Members of the global Break Free From Plastic movement on Friday marked the annual "America Recycles Day" by highlighting criticism of the industry-backed event and pressuring corporate polluters to "reduce the production of plastics, instead of focusing on cleaning it up after the fact."
"In positioning recycling as the ultimate solution to our waste problem corporate producers have meticulously evaded responsibility for the waste they create by claiming their products are 'recyclable.'"
—Adi Varshneya, GAIA
America Recycles Day is a national initiative of the decades-old nonprofit Keep America Beautiful—which, as Sharon Lerner reported for The Intercept in July, is "an anti-litter organization formed by beverage and packaging companies, including PepsiCo, Coca-Cola, and Phillip Morris."
"To this day, Keep America Beautiful—which is still led by executives at beverage and plastics companies, including Dr. Pepper, Dow, and the American Chemistry Council—continues to focus on litterbugs, prodding errant citizens to better dispose of their plastic waste while many of its members fend off regulation of their production of that waste," Lerner wrote. "Several of the group's corporate partners—including founding companies Coca-Cola and PepsiCo and their trade group, the American Beverage Association—have opposed bottle bills that have been shown to help solve the plastic waste problem."
On #americarecyclesday: @kabtweet wants the public to #buyrecycled. Will they ask their corporate sponsors like @cocacola, @pepsico, & @nestle to do the same & stop selling new plastic? #recyclingisnotenough #breakfreefromplastic pic.twitter.com/GQ4b0SQk1L
— breakfreefromplastic (@brkfreeplastic) November 14, 2019
Keep America Beautiful tweeted Friday that the group's president and CEO Helen Lowman was at the Environmental Protection Agency's headquarters to help kick off the second annual America Recycles Day Summit, which followed a Recycles Innovation Fair hosted by the EPA Thursday night.
Both EPA Administrator Andrew Wheeler and President Donald Trump released statements Friday celebrating America Recycles Day. However, as The Guardian reported, the Trump administration is playing a part in the pollution problem:
A huge global expansion in plastic production is under way, threatening to sweep aside any effort to increase the current recycling rate of about 9% of all plastics. A 2017 analysis found that fossil fuel companies such as ExxonMobil and Shell have poured more than $180 billion into new facilities that form the raw material for everyday plastics from packaging to bottles, trays and cartons.
This boom is set to fuel a 40% rise in plastic production over the next decade, according to experts, exacerbating the plastic pollution crisis that scientists warn already risks "near permanent pollution of the Earth."
The Trump administration is simultaneously supporting that expansion and promoting a flawed recycling system.
Meanwhile, Global Alliance for Incinerator Alternatives (GAIA)—which is part of the Break Free from Plastic movement—published a detailed critique of America Recycles Day entitled "Truth Behind the Trash."
"In positioning recycling as the ultimate solution to our waste problem corporate producers have meticulously evaded responsibility for the waste they create by claiming their products are 'recyclable,'" wrote Adi Varshneya, GAIA's zero waste communities coordinator for the U.S. and Canada.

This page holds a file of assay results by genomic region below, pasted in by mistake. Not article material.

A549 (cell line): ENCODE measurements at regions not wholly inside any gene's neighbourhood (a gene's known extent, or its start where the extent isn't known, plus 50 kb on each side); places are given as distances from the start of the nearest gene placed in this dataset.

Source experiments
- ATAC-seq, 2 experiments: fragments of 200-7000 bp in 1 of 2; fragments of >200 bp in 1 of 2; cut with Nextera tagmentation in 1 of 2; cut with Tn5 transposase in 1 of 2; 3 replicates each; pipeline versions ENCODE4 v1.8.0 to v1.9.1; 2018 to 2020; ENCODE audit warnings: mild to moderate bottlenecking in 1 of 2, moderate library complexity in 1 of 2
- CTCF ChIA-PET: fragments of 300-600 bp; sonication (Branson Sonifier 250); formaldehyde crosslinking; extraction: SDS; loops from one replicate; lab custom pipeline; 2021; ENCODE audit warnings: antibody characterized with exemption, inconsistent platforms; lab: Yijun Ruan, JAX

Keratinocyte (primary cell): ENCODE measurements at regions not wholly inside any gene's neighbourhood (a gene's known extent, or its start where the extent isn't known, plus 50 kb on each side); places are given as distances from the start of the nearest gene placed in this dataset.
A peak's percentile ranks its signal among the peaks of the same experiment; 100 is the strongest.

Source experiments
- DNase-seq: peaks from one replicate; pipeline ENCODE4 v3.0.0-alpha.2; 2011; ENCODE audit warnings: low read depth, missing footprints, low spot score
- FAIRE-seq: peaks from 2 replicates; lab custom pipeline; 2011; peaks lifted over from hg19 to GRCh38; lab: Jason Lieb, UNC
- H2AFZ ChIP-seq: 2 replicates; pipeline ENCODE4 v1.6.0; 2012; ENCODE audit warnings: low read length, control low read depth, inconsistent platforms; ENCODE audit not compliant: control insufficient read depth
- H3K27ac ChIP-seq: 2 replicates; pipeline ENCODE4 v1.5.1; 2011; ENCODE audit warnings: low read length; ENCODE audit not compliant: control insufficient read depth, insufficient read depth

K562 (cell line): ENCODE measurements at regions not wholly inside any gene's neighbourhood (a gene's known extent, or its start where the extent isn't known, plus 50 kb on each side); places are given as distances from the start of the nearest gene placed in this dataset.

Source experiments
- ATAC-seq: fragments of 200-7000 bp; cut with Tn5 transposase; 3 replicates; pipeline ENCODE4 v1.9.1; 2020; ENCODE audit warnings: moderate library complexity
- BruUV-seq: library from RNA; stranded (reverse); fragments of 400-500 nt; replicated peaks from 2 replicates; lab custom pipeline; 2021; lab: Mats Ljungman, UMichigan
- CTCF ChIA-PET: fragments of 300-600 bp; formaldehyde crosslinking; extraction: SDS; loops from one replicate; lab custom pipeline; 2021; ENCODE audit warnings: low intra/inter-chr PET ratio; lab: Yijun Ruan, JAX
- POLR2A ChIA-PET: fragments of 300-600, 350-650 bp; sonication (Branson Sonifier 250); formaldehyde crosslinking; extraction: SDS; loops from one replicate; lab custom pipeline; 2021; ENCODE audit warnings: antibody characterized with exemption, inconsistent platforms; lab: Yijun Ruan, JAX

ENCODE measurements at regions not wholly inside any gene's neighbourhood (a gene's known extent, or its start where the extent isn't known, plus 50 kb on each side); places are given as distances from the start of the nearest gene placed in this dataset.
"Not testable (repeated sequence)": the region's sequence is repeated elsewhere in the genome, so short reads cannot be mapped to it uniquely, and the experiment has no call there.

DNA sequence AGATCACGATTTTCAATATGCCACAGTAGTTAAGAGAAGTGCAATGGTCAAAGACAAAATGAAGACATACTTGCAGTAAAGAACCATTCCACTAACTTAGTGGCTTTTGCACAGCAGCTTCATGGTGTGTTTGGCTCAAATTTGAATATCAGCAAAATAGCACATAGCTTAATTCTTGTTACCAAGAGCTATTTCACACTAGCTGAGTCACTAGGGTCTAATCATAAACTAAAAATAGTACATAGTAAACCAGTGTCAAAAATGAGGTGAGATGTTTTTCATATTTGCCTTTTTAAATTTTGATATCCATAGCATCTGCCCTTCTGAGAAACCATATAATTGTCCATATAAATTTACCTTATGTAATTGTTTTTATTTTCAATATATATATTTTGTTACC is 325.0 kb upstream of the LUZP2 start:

#AmericaRecyclesDay attributes plastic pollution to individual consumption and disposal habits, diverting blame away from the problem’s root cause: the corporations making too much plastic.
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— GAIA US/Canada (@GAIAUS_CAN) November 15, 2019
Denise Patel, U.S. and Canada program director of GAIA, shared similar concerns about plastic production and recycling in a statement Thursday.
"Just like the fossil fuel industry, corporate polluters have been using recycling to justify ever-increasing production of single-use packaging, while taxpayers and cities are left to foot the bill," said Patel. "Lower income communities and communities of color, who are the hardest hit and the least responsible, bear the brunt of a model that has brought us to the brink of the waste and climate crisis."
"A Green New Deal for Zero Waste will create millions of jobs that focus on reduction and reuse before recycling, bring innovative design and delivery systems for products built with cities, businesses, and communities coming together, and promote health and well-being instead of waste and injustice."
—Denise Patel, GAIA
"We must think beyond recycling," she added. "A Green New Deal for Zero Waste will create millions of jobs that focus on reduction and reuse before recycling, bring innovative design and delivery systems for products built with cities, businesses, and communities coming together, and promote health and well-being instead of waste and injustice."
While industry figures gathered at the EPA summit Friday, members of the Break Free From Plastic movement joined actress and activist Jane Fonda's weekly climate crisis education and civil disobedience #FireDrillFriday event, also in Washington, D.C.
Since launching last month, Fonda has hosted live-streamed teach-ins on Thursday nights before being arrested for protesting on the steps of the U.S. Capitol building on Fridays. Fellow actors, activists, and experts have joined her. This week's teach-in and protest focused on environmental justice.
We are in Washington D.C. for #FireDrillFriday to make the connection between plastic pollution and fossil fuels.
— breakfreefromplastic (@brkfreeplastic) November 15, 2019
Break Free From Plastic global coordinator Von Hernandez was among those who addressed the crowd gathered for this week's Fire Drill Friday. He discussed the connection between plastic pollution and fossil fuels, emphasizing the need to "break free" from both.